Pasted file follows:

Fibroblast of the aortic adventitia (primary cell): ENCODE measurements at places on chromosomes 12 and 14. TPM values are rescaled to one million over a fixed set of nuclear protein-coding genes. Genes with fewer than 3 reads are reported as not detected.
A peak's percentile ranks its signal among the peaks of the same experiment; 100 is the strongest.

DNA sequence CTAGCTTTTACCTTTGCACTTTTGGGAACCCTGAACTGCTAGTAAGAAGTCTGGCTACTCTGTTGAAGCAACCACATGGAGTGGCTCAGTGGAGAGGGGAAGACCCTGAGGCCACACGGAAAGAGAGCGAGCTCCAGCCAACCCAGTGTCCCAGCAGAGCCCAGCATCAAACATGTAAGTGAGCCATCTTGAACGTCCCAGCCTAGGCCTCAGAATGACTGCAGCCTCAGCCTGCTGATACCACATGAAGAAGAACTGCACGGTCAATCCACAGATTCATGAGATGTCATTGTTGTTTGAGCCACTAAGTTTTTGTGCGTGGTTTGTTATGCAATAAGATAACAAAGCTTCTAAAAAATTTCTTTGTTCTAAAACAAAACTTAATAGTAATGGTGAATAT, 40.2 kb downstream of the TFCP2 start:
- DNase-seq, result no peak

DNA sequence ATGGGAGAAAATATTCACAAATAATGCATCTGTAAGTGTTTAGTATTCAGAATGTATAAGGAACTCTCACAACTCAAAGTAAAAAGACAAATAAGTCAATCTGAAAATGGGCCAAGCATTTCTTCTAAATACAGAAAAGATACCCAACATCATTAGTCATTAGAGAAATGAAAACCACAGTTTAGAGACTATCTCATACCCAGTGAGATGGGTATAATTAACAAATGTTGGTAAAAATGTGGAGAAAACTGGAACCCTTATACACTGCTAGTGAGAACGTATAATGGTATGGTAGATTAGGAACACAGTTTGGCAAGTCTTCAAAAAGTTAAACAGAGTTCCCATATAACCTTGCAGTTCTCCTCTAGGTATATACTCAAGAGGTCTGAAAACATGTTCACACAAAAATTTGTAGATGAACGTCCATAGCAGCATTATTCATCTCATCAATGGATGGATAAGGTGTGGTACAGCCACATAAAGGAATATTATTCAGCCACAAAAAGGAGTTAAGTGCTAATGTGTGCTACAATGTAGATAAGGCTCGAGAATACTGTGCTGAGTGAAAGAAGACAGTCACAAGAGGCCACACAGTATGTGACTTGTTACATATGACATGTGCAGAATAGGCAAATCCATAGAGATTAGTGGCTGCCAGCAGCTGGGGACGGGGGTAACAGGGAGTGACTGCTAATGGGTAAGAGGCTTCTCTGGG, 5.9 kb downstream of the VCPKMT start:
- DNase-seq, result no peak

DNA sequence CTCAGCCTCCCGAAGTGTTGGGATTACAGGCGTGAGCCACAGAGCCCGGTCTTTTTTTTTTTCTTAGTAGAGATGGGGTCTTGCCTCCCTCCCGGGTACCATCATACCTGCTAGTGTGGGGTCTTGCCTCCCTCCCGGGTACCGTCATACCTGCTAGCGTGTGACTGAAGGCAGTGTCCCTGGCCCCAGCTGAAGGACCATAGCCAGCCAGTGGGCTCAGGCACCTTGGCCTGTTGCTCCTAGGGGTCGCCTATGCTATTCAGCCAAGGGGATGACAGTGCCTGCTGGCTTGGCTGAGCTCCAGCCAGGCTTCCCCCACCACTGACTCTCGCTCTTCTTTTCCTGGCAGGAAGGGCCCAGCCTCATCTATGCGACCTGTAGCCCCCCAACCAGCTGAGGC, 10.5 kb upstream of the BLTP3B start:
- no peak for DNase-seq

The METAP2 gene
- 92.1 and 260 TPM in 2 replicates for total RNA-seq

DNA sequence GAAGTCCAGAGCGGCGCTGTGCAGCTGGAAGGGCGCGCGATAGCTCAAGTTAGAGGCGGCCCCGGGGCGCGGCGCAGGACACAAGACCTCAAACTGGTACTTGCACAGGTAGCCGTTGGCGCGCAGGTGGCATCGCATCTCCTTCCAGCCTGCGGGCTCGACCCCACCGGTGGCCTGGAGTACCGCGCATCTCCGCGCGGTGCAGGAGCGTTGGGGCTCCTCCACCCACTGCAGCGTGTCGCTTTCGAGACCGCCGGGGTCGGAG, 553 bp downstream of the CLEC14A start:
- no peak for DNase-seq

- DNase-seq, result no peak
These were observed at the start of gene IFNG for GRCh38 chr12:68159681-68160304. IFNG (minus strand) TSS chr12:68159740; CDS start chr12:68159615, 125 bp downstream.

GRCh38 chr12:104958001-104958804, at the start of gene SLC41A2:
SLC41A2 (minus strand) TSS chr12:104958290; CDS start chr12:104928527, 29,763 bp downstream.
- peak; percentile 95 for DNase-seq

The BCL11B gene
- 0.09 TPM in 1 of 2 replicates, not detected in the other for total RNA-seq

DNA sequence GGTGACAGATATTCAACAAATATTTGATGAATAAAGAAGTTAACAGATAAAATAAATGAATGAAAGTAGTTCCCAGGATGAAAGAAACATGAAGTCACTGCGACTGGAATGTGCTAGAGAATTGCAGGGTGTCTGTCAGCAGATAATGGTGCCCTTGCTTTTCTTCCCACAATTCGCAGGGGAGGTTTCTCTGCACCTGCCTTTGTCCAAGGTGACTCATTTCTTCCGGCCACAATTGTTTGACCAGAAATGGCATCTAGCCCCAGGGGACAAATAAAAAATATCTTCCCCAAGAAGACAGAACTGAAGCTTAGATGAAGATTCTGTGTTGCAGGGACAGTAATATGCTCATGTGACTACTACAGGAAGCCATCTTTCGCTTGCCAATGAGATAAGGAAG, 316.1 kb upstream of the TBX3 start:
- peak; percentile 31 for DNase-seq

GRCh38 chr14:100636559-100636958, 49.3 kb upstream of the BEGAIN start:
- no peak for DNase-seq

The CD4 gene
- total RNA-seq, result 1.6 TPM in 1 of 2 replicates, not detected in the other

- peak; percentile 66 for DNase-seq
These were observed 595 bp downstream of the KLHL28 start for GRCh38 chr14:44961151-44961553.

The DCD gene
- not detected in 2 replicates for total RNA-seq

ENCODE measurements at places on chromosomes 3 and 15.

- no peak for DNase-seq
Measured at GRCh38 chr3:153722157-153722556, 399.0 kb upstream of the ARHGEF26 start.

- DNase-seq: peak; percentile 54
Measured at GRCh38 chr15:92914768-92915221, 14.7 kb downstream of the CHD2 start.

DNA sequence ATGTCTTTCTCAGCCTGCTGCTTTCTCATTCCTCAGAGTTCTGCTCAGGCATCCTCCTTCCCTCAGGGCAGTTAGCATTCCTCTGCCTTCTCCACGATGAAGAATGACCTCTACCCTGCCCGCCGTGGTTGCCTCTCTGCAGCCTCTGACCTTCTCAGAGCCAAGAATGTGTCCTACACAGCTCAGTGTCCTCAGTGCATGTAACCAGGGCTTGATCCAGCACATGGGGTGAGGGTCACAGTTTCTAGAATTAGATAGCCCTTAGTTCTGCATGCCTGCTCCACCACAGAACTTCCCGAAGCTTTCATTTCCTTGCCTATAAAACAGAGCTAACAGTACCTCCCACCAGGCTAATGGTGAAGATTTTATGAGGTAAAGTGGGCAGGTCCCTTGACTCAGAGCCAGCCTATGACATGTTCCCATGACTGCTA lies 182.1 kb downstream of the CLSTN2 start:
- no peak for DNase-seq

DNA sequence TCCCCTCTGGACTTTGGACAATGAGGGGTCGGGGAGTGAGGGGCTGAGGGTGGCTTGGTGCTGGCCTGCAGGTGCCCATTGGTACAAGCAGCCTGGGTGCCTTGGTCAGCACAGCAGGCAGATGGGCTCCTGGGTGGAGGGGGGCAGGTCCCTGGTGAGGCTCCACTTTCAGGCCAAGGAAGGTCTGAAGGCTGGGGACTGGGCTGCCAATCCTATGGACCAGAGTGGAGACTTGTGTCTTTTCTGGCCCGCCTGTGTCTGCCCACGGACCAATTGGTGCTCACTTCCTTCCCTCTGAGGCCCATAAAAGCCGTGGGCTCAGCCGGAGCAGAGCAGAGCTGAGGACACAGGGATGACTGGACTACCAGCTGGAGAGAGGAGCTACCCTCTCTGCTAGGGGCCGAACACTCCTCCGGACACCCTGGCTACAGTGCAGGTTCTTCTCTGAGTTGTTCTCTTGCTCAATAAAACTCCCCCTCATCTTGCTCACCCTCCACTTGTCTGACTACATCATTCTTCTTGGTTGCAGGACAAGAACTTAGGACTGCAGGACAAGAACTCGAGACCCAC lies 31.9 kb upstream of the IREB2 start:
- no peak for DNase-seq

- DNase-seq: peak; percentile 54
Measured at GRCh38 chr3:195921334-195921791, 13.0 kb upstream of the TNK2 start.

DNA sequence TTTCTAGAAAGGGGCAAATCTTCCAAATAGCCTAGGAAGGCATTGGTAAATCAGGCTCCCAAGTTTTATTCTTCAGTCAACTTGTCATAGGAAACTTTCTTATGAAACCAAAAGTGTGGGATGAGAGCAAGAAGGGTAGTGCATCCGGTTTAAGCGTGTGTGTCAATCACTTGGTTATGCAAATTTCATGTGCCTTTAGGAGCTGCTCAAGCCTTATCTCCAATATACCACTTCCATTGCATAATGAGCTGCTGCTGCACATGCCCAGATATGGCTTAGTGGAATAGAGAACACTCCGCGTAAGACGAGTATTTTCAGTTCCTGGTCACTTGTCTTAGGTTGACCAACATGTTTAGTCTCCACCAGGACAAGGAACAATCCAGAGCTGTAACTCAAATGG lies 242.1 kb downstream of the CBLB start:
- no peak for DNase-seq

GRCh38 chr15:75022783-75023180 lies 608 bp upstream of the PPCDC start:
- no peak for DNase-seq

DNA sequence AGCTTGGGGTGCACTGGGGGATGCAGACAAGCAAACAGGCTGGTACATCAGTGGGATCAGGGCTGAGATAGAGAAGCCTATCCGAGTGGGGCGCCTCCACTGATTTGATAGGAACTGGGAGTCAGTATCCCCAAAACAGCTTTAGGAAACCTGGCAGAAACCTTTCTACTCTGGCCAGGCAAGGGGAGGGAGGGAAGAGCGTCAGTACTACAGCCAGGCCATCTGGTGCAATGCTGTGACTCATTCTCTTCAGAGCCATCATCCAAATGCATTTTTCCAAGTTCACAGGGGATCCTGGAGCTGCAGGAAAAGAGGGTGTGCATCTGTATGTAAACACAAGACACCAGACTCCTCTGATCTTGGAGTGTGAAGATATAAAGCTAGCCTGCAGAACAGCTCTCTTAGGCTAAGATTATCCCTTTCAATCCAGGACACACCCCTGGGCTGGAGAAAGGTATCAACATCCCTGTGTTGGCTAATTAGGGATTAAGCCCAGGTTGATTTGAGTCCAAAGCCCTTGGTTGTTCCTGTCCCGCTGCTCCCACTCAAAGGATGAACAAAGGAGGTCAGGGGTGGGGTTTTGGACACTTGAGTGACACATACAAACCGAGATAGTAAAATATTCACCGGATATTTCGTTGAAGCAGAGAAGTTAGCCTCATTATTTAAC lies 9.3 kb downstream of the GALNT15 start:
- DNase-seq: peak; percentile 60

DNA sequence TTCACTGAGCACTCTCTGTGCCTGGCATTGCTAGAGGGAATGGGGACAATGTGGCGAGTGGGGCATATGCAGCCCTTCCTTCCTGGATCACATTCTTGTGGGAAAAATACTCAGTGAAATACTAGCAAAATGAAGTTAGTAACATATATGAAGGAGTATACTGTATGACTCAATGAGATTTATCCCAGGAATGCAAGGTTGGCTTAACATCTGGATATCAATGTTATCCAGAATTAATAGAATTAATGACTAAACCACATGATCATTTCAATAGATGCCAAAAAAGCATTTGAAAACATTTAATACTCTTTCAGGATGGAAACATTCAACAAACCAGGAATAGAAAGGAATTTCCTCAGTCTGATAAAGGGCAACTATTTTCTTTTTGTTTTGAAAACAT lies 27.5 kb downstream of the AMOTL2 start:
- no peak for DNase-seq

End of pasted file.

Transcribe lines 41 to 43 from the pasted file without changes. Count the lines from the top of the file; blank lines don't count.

DNA sequence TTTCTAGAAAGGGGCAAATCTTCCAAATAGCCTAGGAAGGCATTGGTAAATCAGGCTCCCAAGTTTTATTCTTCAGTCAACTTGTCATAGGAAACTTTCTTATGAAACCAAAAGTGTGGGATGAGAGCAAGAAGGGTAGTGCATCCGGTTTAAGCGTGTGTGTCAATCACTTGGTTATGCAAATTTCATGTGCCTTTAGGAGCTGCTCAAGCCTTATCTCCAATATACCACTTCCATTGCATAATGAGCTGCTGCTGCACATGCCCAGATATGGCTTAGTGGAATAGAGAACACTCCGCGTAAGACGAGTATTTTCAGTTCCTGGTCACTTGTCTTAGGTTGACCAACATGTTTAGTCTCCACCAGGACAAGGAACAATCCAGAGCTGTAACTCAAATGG lies 242.1 kb downstream of the CBLB start:
- no peak for DNase-seq

GRCh38 chr15:75022783-75023180 lies 608 bp upstream of the PPCDC start: